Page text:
Write Ahead Logging
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Write Ahead Logging
In computer science, write-ahead logging (WAL) is a family of techniques for providing atomicity and durability (two of the ACID properties) in database systems. A write ahead log is an append-only auxiliary disk-resident structure used for crash and transaction recovery. The changes are first recorded in the log, which must be written to stable storage, before the changes are written to the database. The main functionality of a write-ahead log can be summarized as: * Allow the page cache to buffer updates to disk-resident pages while ensuring durability semantics in the larger context of a database system. * Persist all operations on disk until the cached copies of pages affected by these operations are synchronized on disk. Every operation that modifies the database state has to be logged on disk before the contents on the associated pages can be modified * Allow lost in-memory changes to be reconstructed from the operation log in case of a crash. In a system using WAL, all m ...
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Computer Science
Computer science is the study of computation, automation, and information. Computer science spans theoretical disciplines (such as algorithms, theory of computation, information theory, and automation) to practical disciplines (including the design and implementation of hardware and software). Computer science is generally considered an area of academic research and distinct from computer programming. Algorithms and data structures are central to computer science. The theory of computation concerns abstract models of computation and general classes of problems that can be solved using them. The fields of cryptography and computer security involve studying the means for secure communication and for preventing security vulnerabilities. Computer graphics and computational geometry address the generation of images. Programming language theory considers different ways to describe computational processes, and database theory concerns the management of repositories o ...
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Atomicity (database Systems)
In database systems, atomicity (; from grc, ἄτομος, átomos, undividable) is one of the ACID (''Atomicity, Consistency, Isolation, Durability'') transaction properties. An atomic transaction is an ''indivisible'' and '' irreducible'' series of database operations such that either ''all'' occurs, or ''nothing'' occurs. A guarantee of atomicity prevents updates to the database occurring only partially, which can cause greater problems than rejecting the whole series outright. As a consequence, the transaction cannot be observed to be in progress by another database client. At one moment in time, it has not yet happened, and at the next it has already occurred in whole (or nothing happened if the transaction was cancelled in progress). An example of an atomic transaction is a monetary transfer from bank account A to account B. It consists of two operations, withdrawing the money from account A and saving it to account B. Performing these operations in an atomic transaction ...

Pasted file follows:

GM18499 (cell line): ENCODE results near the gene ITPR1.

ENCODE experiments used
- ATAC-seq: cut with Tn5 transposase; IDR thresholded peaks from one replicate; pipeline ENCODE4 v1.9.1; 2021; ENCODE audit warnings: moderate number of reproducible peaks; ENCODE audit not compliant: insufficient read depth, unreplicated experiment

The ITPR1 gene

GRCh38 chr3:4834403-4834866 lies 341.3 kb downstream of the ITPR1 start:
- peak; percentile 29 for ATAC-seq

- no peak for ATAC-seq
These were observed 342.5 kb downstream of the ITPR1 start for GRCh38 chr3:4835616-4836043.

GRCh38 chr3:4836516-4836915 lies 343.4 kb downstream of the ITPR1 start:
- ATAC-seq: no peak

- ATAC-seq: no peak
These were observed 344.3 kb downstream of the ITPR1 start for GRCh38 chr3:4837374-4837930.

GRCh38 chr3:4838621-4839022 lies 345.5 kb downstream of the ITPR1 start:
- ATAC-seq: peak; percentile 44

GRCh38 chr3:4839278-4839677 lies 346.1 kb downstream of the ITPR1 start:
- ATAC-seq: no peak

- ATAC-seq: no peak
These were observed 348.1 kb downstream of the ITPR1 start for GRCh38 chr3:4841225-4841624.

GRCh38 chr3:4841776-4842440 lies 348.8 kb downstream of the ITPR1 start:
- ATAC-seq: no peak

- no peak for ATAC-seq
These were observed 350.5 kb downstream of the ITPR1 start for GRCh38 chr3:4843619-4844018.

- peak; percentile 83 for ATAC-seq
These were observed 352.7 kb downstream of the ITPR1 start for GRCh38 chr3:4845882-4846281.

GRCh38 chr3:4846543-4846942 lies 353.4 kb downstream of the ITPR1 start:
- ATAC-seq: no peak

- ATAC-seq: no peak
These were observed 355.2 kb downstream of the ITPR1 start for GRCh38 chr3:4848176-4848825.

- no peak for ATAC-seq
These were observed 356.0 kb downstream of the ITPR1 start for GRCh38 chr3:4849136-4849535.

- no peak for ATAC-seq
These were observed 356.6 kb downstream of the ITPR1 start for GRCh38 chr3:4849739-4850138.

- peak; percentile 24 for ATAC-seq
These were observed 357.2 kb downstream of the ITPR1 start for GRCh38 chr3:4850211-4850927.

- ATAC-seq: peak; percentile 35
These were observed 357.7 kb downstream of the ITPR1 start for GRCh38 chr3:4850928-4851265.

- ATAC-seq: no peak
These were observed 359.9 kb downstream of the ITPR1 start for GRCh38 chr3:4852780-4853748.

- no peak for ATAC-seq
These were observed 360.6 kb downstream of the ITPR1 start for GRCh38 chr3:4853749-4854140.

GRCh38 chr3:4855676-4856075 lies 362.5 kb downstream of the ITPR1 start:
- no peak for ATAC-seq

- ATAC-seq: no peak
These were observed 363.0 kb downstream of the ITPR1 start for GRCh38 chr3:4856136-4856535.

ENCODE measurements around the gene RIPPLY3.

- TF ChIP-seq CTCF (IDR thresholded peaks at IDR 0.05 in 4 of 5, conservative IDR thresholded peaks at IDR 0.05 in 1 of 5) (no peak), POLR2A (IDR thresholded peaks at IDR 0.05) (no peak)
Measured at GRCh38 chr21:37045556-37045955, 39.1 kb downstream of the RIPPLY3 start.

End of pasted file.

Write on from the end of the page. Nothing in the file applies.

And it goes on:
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Durability (database Systems)
In database systems, durability is the ACID property which guarantees that transactions that have committed will survive permanently. For example, if a flight booking reports that a seat has successfully been booked, then the seat will remain booked even if the system crashes. Durability can be achieved by flushing the transaction's log records to non-volatile storage before acknowledging commitment. In distributed transactions, all participating servers must coordinate before commit can be acknowledged. This is usually done by a two-phase commit protocol. Many DBMSs implement durability by writing transactions into a transaction log that can be reprocessed to recreate the system state right before any later failure. A transaction is deemed committed only after it is entered in the log. See also * Atomicity * Consistency * Isolation * Relational database management system A relational database is a (most commonly digital) database based on the relational model of dat ...
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ACID